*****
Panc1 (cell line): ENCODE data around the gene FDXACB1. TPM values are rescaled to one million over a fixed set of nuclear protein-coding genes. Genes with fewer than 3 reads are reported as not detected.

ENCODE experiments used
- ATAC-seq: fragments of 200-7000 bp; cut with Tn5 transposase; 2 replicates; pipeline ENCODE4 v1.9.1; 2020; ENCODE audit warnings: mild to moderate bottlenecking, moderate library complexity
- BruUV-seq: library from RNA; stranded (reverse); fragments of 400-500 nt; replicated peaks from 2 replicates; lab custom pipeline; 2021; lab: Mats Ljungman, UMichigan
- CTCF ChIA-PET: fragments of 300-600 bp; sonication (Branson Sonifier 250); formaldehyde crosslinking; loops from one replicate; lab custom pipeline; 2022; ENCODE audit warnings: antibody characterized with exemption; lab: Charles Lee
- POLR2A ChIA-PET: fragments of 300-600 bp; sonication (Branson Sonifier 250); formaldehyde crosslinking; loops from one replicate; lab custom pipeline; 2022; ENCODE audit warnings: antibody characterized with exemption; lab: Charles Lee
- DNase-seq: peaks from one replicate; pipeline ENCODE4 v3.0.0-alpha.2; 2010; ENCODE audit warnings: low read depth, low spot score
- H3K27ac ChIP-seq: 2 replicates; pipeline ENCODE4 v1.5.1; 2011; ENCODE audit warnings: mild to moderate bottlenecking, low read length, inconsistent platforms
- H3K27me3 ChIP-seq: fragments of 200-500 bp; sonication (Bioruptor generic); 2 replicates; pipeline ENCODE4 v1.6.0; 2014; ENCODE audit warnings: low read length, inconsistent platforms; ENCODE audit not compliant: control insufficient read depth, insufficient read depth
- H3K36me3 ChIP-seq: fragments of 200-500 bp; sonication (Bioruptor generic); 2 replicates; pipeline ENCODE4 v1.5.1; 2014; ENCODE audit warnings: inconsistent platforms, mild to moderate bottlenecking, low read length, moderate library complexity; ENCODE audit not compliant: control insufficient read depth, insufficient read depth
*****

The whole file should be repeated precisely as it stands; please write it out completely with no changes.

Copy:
Panc1 (cell line): ENCODE data around the gene FDXACB1. TPM values are rescaled to one million over a fixed set of nuclear protein-coding genes. Genes with fewer than 3 reads are reported as not detected.

ENCODE experiments used
- ATAC-seq: fragments of 200-7000 bp; cut with Tn5 transposase; 2 replicates; pipeline ENCODE4 v1.9.1; 2020; ENCODE audit warnings: mild to moderate bottlenecking, moderate library complexity
- BruUV-seq: library from RNA; stranded (reverse); fragments of 400-500 nt; replicated peaks from 2 replicates; lab custom pipeline; 2021; lab: Mats Ljungman, UMichigan
- CTCF ChIA-PET: fragments of 300-600 bp; sonication (Branson Sonifier 250); formaldehyde crosslinking; loops from one replicate; lab custom pipeline; 2022; ENCODE audit warnings: antibody characterized with exemption; lab: Charles Lee
- POLR2A ChIA-PET: fragments of 300-600 bp; sonication (Branson Sonifier 250); formaldehyde crosslinking; loops from one replicate; lab custom pipeline; 2022; ENCODE audit warnings: antibody characterized with exemption; lab: Charles Lee
- DNase-seq: peaks from one replicate; pipeline ENCODE4 v3.0.0-alpha.2; 2010; ENCODE audit warnings: low read depth, low spot score
- H3K27ac ChIP-seq: 2 replicates; pipeline ENCODE4 v1.5.1; 2011; ENCODE audit warnings: mild to moderate bottlenecking, low read length, inconsistent platforms
- H3K27me3 ChIP-seq: fragments of 200-500 bp; sonication (Bioruptor generic); 2 replicates; pipeline ENCODE4 v1.6.0; 2014; ENCODE audit warnings: low read length, inconsistent platforms; ENCODE audit not compliant: control insufficient read depth, insufficient read depth
- H3K36me3 ChIP-seq: fragments of 200-500 bp; sonication (Bioruptor generic); 2 replicates; pipeline ENCODE4 v1.5.1; 2014; ENCODE audit warnings: inconsistent platforms, mild to moderate bottlenecking, low read length, moderate library complexity; ENCODE audit not compliant: control insufficient read depth, insufficient read depth